She liked quiet things. The whisper of pages turning, the rustle of leaves, the tender broken sound of the fuzz of notebook paper being removed. Those things made her stomach tickle and made her want to cry. She could never understand why she felt this way, or what this feeling was. One time, she asked a girl sitting next to her to listen. The girl leaned in close, eyes wide, and watched as she ripped the frayed edges of the paper off. It was an almost perfect rip too, along those perforated dots. There was just one spot where it had actually torn into the paper, an indent of frayed fibers. The girl smacked her gum, her waxed eyebrows raised, "You gonna tell me sum-thaan or wuh-at?" She thought to herself, I just did.
But that was the thing about thoughts...they weren't the words that came from her mouth. Her thoughts were graceful, punctuated and grammatically correct. But the line from there to her tongue was broken, the way her lips moved was never in line with the images in her head. She wanted to scream, and scream loudly, and scream so the world could hear, and hear her speak beautifully, perfectly, precisely for once. She didn't want to stammer, she didn't want the extra clacking of teeth to hold her down, or the fear of bending a lip the wrong way to stop her. She wanted to climb out of that, reach up and grab the ledge of the cliff she was falling down and pull herself up. She wanted to lie down on the mossy ground and turn her head to the side and see that she was parallel to the horizon.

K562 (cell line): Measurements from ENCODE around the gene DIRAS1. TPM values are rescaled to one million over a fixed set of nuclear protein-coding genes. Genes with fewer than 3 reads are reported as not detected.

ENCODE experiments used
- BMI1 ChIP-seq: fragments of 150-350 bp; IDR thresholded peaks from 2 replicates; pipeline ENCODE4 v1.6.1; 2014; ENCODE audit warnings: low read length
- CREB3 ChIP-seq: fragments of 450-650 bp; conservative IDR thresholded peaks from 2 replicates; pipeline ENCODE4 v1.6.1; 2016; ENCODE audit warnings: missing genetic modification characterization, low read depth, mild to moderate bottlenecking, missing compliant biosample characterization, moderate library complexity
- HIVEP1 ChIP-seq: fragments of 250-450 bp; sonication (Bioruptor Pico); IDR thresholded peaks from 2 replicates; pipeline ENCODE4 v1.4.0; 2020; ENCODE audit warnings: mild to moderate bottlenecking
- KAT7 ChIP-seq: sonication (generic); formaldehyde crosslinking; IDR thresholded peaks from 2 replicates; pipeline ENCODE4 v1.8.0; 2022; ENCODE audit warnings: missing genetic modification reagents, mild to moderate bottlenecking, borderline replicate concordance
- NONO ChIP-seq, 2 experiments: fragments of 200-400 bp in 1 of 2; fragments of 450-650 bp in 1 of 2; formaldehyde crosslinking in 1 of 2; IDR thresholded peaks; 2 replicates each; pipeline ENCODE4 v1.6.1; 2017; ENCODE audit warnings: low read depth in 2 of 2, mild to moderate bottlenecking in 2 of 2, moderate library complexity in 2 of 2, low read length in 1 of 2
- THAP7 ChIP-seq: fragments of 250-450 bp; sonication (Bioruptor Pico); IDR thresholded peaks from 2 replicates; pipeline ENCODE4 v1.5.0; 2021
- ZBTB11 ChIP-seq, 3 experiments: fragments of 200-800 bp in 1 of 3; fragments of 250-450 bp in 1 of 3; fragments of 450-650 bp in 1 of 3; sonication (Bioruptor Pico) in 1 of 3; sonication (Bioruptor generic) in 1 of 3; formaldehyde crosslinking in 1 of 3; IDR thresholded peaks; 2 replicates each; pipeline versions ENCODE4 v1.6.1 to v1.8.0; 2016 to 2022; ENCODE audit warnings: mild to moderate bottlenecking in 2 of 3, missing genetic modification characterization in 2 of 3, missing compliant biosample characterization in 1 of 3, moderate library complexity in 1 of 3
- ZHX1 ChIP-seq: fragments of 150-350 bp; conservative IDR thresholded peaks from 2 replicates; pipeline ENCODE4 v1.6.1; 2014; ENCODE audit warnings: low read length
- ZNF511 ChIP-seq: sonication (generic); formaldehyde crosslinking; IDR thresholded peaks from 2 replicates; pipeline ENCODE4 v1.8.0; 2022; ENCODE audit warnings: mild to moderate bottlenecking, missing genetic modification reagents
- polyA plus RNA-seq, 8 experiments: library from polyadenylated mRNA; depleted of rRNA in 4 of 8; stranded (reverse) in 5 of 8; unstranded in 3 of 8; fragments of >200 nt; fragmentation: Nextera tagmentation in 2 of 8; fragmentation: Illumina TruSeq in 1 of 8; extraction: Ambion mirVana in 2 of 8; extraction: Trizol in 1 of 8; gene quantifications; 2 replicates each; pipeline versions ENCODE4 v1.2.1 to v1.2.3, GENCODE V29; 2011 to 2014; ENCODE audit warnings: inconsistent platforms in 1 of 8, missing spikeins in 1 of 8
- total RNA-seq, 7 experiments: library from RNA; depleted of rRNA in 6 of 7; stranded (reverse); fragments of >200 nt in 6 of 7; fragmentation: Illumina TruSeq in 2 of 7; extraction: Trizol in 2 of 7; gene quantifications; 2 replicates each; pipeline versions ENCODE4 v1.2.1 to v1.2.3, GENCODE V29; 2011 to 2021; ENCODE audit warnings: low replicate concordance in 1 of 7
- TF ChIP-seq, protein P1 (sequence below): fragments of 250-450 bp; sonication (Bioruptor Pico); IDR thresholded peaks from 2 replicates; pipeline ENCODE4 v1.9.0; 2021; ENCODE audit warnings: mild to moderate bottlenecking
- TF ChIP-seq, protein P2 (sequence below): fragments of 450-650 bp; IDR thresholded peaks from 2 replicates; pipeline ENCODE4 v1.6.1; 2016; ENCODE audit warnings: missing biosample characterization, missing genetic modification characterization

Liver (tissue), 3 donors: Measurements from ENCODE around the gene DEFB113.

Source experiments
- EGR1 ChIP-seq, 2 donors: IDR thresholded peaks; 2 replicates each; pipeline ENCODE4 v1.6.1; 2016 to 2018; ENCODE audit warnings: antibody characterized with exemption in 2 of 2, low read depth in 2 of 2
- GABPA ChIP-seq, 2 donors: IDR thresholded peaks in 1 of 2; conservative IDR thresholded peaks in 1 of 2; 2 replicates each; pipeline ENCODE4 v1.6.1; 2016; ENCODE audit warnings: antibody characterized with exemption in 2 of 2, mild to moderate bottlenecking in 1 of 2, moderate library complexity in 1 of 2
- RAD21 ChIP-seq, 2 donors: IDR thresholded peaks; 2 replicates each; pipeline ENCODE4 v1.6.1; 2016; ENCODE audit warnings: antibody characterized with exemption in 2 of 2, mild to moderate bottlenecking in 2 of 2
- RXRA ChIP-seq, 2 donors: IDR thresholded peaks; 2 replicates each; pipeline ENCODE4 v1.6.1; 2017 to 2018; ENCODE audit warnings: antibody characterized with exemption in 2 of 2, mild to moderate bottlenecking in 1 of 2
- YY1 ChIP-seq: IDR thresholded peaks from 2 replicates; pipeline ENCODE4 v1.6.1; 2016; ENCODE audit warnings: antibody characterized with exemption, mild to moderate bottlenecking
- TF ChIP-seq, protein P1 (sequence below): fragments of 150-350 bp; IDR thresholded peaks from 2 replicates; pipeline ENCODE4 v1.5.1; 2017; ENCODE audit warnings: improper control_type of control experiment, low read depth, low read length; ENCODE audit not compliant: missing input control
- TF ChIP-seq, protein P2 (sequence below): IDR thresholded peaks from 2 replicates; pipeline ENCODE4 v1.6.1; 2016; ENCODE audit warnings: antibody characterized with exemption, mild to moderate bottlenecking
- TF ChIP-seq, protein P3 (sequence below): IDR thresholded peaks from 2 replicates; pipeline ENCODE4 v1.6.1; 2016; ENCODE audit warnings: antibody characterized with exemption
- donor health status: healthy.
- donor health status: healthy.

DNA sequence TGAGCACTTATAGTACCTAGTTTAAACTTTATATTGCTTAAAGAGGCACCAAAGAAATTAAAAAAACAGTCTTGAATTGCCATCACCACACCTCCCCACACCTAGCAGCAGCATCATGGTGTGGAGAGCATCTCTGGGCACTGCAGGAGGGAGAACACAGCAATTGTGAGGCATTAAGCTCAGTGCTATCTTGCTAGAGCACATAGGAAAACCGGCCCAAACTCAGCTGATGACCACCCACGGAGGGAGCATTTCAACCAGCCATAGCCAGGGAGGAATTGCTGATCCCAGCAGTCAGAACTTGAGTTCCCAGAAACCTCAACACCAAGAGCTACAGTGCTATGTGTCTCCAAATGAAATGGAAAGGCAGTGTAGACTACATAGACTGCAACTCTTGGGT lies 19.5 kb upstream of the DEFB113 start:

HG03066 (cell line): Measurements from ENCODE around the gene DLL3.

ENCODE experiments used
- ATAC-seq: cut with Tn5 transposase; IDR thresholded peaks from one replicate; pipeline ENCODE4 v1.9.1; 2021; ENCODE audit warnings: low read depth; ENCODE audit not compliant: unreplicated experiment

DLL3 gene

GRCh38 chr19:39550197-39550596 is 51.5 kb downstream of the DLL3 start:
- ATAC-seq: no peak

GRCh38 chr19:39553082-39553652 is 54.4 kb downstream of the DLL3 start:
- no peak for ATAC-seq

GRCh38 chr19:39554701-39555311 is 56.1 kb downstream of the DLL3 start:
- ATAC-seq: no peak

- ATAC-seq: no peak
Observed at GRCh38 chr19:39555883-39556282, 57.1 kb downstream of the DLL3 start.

But being parallel to the universe, she thought, would that make me just another line? Somewhere in the caves of the cliff, somewhere in the river rushing below, somewhere in all of the cracks and crevices of rocks, voices chimed in and whispered, "If you are just another line, so is the horizon. So is the sunset. So is the earth itself."